• discharge the patient, in certain circumstances, or apply for a tribunal hearing if doctors object to discharge
  • ask social services to carry out a mental health assessment of the person such as during a mental health crisis
  • ask a hospital to detain the person in an emergency
  • request that an IMHA visits the patient.

Nearest relatives could be:

  • Husband, wife or civil partner
  • Son or daughter
  • Father or mother
  • Brother or sister
  • Grandparent
  • Grandchild
  • Uncle or aunt
  • Niece or nephew
  • A person someone other than a relative, who has been living with the person for five years or more

You should be told by mental health professionals of your right to see an advocate, at the time of your detention, or as soon as possible afterwards, and be given a leafletwith our contact details. Carl Borges, our Independent Mental Health Advocate, visits Prospect Park Hospital wards weekly. If he isn’t on site when you need an IMHA, you can telephone the Reading Voice Advocacy Hub on 0118 937 2295, or email us at Calls and emails are answered Monday-Friday, 9am-4.30pm. We may be able to arrange visits to see you outside of these hours.

From 1 April 2018, Reading Voice is providing the IMHA service for Reading people who are sectioned at Prospect Park Hospital, taking over from the separate advocacy organisation seAp which was previously providing the service. We are liaising with seAp on this changeover, including the advocacy support of any long-term patients.

IMHA services for Reading people at Prospect Park are arranged and funded by Reading Borough Council, using government funding. The council chose Reading Voice to take over the service as part of a move to have the same organisation providing most advocacy to local people.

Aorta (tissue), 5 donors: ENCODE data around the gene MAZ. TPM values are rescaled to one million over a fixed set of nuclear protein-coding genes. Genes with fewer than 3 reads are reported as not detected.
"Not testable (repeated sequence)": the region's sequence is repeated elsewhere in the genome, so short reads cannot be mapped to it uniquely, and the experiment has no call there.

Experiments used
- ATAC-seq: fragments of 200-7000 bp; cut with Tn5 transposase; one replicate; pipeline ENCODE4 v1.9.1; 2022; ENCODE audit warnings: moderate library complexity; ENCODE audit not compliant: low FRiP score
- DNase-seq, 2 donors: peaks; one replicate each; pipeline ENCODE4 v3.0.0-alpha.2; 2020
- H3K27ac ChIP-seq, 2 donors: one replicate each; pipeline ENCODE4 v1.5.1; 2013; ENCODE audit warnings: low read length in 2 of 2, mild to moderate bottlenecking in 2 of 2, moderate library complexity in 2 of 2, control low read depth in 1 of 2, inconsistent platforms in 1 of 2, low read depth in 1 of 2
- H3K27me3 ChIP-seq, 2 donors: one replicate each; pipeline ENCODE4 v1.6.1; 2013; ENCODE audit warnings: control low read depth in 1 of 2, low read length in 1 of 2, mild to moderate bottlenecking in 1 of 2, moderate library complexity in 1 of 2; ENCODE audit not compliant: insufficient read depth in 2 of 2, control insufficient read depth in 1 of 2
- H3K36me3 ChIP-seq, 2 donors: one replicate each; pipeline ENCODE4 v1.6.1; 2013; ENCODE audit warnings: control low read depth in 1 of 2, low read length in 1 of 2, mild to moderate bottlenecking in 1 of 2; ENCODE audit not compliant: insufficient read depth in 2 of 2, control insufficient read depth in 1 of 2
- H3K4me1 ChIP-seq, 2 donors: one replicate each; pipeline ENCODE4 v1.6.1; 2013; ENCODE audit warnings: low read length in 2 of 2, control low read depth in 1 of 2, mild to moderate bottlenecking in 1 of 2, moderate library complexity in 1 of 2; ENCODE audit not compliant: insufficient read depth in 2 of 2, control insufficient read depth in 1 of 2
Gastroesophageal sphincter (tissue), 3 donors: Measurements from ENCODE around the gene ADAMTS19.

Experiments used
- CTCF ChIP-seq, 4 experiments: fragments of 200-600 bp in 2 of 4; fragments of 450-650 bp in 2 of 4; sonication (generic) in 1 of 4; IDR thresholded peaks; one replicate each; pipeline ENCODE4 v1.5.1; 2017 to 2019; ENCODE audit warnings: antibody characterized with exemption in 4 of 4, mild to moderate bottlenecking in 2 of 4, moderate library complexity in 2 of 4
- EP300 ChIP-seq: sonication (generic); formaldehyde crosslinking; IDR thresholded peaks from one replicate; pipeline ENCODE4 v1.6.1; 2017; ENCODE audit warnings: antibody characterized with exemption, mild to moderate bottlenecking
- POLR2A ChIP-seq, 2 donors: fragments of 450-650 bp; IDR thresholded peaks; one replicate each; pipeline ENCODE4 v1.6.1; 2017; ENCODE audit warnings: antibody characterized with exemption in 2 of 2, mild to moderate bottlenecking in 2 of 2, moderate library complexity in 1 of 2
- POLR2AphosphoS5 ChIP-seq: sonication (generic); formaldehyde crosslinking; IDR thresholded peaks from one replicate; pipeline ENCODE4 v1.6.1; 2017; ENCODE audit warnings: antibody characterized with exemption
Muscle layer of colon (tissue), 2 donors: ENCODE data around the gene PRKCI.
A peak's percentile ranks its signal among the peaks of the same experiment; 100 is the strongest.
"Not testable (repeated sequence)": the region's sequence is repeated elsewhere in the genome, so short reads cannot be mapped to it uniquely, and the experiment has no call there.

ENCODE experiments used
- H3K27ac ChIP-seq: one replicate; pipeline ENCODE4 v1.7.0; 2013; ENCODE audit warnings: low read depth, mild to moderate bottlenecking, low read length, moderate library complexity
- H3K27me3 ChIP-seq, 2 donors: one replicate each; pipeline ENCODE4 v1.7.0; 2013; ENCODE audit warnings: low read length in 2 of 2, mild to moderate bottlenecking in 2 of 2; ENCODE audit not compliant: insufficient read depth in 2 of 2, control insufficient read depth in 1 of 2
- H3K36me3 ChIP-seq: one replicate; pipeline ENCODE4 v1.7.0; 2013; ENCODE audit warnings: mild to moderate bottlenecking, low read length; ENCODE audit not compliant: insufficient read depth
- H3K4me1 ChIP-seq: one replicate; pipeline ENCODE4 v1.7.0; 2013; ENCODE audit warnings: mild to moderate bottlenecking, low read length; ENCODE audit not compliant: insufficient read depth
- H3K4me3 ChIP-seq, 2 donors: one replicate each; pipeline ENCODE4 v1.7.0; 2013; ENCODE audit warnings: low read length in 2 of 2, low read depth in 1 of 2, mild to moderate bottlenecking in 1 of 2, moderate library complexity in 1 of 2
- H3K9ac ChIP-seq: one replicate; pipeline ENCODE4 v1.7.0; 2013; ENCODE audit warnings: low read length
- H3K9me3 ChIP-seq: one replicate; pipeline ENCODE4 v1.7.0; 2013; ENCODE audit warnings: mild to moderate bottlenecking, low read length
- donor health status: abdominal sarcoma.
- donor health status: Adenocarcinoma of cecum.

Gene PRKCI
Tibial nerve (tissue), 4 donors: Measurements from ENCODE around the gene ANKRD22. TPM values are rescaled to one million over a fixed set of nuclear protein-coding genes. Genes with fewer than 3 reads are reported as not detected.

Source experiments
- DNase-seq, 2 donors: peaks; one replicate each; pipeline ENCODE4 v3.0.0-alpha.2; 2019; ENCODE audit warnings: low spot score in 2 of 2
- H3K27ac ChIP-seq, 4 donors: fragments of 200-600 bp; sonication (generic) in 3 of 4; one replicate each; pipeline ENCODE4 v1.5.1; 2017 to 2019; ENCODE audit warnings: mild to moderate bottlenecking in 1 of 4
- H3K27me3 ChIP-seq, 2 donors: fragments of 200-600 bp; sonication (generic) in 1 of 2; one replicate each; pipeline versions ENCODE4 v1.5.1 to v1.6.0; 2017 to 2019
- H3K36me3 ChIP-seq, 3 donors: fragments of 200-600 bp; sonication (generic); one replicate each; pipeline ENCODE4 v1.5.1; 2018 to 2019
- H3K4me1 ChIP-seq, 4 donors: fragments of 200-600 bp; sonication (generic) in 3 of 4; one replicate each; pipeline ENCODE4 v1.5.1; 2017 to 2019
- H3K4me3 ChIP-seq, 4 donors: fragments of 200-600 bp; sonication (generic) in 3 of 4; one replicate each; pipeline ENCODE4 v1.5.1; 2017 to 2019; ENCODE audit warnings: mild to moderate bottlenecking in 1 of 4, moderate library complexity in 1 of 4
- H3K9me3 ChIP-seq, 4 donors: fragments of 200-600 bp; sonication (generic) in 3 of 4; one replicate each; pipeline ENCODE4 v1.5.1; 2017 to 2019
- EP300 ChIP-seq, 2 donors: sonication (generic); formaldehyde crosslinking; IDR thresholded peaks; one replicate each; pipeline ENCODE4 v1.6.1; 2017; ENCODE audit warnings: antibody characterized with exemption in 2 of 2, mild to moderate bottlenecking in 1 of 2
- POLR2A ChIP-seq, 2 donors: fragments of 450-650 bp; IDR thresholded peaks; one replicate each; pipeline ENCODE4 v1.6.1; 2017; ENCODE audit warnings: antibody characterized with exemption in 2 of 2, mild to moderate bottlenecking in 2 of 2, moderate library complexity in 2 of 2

Useful Information

If you are detained or subject to restrictions under the Mental Health Act, you have legal rights designed to:

  • protect your safety, dignity and respect
  • give you access to information, advocacy or legal advice
  • involve you in your care decisions
  • allow you to appeal detentions
  • allow you to complain to an independent body
  • explain how your family can be involved

These rights are set out in this Easy read version of the government’s Code of Practice for the Mental Health Act.

A national independent organisation called the Care Quality Commission has the role of checking that patients’ basic human rights are maintained while they are being care for or treated under the Mental Health Act.

The CQC does this by:

  • investigating complaints it receives from individual patients
  • sending in staff to psychiatric hospitals to check if they following the law
  • publishing a report every year about what it finds.

Details on making a complaint can be found on the CQC website or you can ask your IMHA about how to do this. Relatives or members of the public can also give feedback or make complaints to the CQC.

The government has asked a group of professionals to review the Mental Health Act because it is concerned about:

  • rising numbers of people being detained under the Act
  • the disproportionate number of people from black and minority ethnic groups detained under the Act
  • processes that are out of step with a modern mental health care system.

The review will seek the views of service users, carers, rand organisations to help inform recommendations.

A report is due to be published in autumn 2018.

You can find out more on this government webpage.